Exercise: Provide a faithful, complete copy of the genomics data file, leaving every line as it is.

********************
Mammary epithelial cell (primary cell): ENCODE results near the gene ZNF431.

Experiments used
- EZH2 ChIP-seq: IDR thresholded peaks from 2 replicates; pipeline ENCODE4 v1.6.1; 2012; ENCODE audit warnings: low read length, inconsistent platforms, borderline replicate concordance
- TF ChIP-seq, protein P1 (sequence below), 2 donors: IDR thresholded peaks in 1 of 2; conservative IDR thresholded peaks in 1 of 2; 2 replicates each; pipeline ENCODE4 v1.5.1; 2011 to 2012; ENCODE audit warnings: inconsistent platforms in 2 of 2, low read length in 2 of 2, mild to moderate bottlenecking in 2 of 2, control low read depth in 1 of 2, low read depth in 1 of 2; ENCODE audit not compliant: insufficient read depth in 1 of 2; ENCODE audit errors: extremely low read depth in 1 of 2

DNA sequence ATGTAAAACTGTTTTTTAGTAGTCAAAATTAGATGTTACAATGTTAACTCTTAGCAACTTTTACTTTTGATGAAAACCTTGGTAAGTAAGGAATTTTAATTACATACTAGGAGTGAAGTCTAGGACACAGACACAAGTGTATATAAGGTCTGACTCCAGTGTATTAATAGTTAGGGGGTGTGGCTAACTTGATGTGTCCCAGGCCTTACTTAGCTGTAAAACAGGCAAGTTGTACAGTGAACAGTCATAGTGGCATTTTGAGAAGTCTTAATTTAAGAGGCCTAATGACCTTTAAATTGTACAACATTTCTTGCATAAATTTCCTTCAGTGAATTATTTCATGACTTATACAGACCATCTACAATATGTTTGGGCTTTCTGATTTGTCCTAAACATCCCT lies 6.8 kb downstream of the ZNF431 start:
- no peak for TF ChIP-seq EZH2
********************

Mammary epithelial cell (primary cell): ENCODE results near the gene ZNF431.

Experiments used
- EZH2 ChIP-seq: IDR thresholded peaks from 2 replicates; pipeline ENCODE4 v1.6.1; 2012; ENCODE audit warnings: low read length, inconsistent platforms, borderline replicate concordance
- TF ChIP-seq, protein P1 (sequence below), 2 donors: IDR thresholded peaks in 1 of 2; conservative IDR thresholded peaks in 1 of 2; 2 replicates each; pipeline ENCODE4 v1.5.1; 2011 to 2012; ENCODE audit warnings: inconsistent platforms in 2 of 2, low read length in 2 of 2, mild to moderate bottlenecking in 2 of 2, control low read depth in 1 of 2, low read depth in 1 of 2; ENCODE audit not compliant: insufficient read depth in 1 of 2; ENCODE audit errors: extremely low read depth in 1 of 2

DNA sequence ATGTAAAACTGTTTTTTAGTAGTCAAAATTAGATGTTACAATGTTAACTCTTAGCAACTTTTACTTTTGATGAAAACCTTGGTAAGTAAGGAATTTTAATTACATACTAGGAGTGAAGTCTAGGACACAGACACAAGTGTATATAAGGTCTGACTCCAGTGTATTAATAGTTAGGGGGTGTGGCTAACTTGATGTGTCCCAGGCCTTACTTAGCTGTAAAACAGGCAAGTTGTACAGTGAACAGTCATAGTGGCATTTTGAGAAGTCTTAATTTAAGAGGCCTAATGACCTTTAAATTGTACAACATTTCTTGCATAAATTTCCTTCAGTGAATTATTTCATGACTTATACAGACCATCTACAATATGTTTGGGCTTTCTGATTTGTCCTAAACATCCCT lies 6.8 kb downstream of the ZNF431 start:
- no peak for TF ChIP-seq EZH2